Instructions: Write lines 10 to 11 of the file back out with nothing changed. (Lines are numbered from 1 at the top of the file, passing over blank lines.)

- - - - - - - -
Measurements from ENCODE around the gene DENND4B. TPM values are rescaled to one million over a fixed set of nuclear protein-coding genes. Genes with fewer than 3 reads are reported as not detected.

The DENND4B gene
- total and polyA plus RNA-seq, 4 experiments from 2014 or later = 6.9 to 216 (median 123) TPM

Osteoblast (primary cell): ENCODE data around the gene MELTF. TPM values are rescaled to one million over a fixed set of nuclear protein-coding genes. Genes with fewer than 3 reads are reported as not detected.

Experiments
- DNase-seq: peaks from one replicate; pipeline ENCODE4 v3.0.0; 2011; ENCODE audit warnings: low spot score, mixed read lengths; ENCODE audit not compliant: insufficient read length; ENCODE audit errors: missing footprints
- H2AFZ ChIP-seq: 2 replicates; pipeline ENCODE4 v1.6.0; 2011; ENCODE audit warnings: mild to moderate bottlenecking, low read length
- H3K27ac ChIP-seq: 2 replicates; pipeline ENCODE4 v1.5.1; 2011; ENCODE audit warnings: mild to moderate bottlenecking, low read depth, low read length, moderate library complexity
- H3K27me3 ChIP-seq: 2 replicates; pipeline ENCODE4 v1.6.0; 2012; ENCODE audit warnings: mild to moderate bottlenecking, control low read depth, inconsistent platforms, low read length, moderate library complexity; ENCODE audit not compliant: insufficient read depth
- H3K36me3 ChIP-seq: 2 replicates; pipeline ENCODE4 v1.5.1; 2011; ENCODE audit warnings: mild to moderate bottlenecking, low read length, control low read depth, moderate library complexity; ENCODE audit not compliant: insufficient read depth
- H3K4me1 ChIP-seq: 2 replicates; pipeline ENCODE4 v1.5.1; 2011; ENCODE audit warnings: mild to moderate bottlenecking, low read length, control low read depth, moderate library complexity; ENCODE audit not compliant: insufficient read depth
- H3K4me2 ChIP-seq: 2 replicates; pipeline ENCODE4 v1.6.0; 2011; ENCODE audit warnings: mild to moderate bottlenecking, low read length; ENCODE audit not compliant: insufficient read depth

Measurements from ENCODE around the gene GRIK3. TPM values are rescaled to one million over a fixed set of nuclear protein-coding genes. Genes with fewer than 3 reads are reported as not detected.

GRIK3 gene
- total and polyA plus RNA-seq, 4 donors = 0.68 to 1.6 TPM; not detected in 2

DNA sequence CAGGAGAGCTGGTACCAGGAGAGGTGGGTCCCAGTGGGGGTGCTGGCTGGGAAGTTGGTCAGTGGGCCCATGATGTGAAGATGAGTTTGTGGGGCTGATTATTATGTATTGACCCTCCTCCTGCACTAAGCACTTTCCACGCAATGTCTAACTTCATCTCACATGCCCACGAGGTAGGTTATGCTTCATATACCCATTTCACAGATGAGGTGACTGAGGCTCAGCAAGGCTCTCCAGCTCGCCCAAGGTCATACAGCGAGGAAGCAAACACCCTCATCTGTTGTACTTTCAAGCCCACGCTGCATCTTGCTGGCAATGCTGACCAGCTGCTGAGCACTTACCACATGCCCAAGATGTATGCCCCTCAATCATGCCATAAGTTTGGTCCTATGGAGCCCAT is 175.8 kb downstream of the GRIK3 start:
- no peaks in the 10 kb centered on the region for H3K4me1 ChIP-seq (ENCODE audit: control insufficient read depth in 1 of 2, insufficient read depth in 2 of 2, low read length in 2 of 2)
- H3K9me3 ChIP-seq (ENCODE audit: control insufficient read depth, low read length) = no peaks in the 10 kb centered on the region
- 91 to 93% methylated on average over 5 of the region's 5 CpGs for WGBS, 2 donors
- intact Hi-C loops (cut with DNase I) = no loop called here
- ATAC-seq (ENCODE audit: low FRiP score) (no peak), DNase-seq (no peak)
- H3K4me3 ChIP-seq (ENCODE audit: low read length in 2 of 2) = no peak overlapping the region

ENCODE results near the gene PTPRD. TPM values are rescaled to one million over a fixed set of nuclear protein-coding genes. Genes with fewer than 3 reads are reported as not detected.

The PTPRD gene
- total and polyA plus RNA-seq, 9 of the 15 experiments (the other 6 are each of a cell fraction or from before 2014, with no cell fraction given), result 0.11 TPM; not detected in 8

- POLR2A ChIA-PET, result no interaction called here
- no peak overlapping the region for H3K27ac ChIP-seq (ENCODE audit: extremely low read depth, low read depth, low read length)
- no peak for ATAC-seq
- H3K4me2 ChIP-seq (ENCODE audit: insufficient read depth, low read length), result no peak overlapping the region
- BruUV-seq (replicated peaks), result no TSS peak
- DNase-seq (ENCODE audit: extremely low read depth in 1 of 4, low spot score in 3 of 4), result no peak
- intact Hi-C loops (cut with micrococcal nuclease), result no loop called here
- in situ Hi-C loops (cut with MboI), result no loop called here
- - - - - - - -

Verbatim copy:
- H3K36me3 ChIP-seq: 2 replicates; pipeline ENCODE4 v1.5.1; 2011; ENCODE audit warnings: mild to moderate bottlenecking, low read length, control low read depth, moderate library complexity; ENCODE audit not compliant: insufficient read depth
- H3K4me1 ChIP-seq: 2 replicates; pipeline ENCODE4 v1.5.1; 2011; ENCODE audit warnings: mild to moderate bottlenecking, low read length, control low read depth, moderate library complexity; ENCODE audit not compliant: insufficient read depth